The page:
The Education Secretary’s volte-face on Monday over this year’s exam results has left universities facing turmoil, with Oxford and Cambridge colleges about to let down 1,500 students.
After a storm of protest following the release of A-level results last week, Education Secretary Gavin Williamson announced on Monday that students this year will, after all, be awarded their teacher’s predicted grades if they are above those calculated by Ofqual’s statistical moderation algorithm.
Universities were then forced to withdraw their plans for this year’s admissions.
He explained that Number 10 had worked with the exam regulator, Ofqual, to devise “the fairest possible model” following the decision to cancel this year’s exams as part of the government’s COVID-19 containment measures.
However, it had now become apparent that the process had produced “more significant inconsistencies” than could be handled by an appeals process.
Ofqual’s algorithm was intended to moderate centre-assessed grades to prevent teachers from awarding “implausibly high” marks to their students.
However, the outcome of the moderation process appeared to penalise bright students from disadvantaged schools.
The U-turn will also apply to this year’s GCSE results, which will be published this Thursday.
Writing in the Telegraph, Mark Fenton, CEO of the Grammar School Heads Association, believes that while some form of moderation was in principle a sound idea, he and other school leaders were concerned about a lack of independent scrutiny over the standardisation model that Ofqual devised.
There would, he says, have been greater public confidence in the fairness of the process if Ofqual had published its model two to three months ago and allowed it to be subject to due analysis from expert statisticians.
Had that happened, a backlash may have been forestalled.
Fenton writes: “But that didn’t happen. In fact, we know now that Ofqual turned down an approach from The Royal Statistical Society in April to put independent statisticians on an advisory panel offering technical advice.”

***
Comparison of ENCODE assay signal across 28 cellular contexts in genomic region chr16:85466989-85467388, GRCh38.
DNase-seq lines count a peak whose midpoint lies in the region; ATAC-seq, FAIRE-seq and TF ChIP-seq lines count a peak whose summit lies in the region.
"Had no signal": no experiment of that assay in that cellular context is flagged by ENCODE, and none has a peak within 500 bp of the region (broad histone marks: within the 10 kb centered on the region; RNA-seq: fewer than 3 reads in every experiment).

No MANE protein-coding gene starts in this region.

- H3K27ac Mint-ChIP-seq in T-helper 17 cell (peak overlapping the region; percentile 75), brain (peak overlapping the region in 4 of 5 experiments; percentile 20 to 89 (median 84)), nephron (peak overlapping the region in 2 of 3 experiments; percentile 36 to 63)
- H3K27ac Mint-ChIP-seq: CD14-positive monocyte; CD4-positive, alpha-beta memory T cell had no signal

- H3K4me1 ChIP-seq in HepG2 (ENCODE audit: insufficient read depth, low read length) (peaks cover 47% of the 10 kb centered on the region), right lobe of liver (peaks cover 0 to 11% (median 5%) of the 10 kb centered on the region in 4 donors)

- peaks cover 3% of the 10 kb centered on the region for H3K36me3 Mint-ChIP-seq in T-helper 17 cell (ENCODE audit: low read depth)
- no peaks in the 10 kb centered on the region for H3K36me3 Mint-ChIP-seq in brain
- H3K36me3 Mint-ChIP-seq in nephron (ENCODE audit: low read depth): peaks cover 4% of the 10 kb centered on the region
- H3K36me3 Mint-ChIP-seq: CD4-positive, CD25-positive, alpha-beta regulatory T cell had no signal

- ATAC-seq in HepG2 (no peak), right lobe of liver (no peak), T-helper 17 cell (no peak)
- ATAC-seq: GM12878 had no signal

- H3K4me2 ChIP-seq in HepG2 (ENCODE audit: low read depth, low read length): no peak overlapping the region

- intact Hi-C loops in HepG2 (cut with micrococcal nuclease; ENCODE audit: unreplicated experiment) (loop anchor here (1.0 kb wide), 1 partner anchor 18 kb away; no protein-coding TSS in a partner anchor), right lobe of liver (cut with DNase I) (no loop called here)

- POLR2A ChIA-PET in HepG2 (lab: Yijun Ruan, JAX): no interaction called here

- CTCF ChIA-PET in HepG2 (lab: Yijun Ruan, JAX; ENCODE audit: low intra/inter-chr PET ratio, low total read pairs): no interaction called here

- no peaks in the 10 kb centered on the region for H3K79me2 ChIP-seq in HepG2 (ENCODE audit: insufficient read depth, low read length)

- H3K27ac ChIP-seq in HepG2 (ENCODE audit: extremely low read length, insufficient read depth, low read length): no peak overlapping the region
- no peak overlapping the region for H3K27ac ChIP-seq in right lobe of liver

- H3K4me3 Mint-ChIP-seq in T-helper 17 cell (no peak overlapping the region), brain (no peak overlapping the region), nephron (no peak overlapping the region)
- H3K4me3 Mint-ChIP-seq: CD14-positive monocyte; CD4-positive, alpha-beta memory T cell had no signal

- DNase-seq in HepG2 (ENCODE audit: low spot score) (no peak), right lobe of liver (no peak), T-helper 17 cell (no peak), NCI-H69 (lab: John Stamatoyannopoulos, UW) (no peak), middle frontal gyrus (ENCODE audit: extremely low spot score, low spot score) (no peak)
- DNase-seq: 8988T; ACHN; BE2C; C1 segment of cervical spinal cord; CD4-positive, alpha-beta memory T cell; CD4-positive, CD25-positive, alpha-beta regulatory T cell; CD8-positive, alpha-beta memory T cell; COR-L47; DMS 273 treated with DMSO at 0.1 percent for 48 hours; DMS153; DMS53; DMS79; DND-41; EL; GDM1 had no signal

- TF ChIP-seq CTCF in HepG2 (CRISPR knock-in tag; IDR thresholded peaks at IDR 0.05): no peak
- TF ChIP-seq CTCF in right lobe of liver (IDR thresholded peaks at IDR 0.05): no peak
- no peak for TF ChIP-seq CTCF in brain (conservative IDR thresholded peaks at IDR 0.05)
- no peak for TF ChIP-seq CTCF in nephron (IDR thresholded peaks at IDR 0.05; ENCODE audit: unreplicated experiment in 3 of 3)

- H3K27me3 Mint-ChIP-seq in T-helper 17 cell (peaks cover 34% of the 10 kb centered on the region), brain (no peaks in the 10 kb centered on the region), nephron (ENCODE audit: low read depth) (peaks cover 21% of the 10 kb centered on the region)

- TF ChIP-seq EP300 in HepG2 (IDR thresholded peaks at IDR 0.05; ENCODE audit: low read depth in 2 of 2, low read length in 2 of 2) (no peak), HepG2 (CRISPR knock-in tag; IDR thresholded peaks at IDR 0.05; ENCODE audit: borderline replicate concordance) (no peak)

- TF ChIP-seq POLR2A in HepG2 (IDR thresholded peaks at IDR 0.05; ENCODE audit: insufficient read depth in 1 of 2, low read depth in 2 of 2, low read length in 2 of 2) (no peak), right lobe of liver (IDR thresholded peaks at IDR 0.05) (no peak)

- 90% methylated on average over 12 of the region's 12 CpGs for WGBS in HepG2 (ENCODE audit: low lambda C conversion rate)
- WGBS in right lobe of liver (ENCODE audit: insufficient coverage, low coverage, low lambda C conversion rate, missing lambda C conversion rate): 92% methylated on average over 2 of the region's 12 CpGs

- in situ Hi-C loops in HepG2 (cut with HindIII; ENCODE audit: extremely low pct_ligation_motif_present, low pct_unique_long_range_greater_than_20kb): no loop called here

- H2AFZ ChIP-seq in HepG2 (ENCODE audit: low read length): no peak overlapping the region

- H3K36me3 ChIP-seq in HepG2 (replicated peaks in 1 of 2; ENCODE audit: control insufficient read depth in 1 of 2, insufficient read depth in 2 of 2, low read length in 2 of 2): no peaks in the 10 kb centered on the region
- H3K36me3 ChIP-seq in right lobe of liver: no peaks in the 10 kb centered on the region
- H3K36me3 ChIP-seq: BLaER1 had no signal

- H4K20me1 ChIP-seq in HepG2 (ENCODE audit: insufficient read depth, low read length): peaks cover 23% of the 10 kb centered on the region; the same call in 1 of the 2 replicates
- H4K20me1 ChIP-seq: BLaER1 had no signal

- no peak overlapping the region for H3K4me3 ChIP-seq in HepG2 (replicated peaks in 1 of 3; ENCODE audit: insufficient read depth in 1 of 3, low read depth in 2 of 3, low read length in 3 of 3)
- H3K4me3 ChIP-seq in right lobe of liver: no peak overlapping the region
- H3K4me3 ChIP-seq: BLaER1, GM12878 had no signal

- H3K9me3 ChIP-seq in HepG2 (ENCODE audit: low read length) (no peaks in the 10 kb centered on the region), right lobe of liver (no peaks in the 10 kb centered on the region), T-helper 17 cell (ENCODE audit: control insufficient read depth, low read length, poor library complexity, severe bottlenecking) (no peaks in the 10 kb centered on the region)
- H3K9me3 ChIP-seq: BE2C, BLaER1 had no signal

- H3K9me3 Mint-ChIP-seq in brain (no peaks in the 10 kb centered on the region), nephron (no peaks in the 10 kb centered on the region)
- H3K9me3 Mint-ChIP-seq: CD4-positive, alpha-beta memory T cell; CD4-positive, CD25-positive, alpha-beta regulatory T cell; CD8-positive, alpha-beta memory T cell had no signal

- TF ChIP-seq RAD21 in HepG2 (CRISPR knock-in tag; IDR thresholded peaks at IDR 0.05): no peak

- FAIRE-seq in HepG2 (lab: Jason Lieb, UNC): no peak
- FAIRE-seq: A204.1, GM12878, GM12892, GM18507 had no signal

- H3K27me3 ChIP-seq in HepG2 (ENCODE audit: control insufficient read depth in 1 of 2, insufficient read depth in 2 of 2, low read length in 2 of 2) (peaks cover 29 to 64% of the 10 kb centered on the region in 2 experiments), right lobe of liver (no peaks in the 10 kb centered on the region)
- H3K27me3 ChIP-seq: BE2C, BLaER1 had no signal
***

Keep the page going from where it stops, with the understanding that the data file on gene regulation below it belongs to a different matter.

Experts are now warning that universities will be inundated with applicants who will now meet the terms of their offer and will expect to begin their undergraduate studies at their chosen college.
Universities are cautioning that there will be a limit to what they can offer.
The recourse to teacher-only assessments will result in this year’s A-level results skewed by grade inflation of 12% overall, according to Ofqual’s calculations.
However, the UK’s most selective universities base admissions on the expectation that a significant proportion of the applicants will fail to attain the requisite grades.
The institutions have now dispensed more offers than they have places, the director of the Higher Education Policy Institute, Nick Hillman explained.
He added: “I suspect we might see a situation similar to where an aeroplane is overbooked and you get incentives to wait for the next plane. So you might see incentives for a deferment – first dibs on the best accommodation, bursaries and so on.”
Cambridge University has confirmed that it made approximately 4,500 offers this year for 3,450 places, while Oxford made approximately 3,900 offers for 3,287 available places.
Both have conceded that they will now have to offer some students deferred places, which Hillman says is likely to put a “double whammy” squeeze on available places next year, as international students will be returning.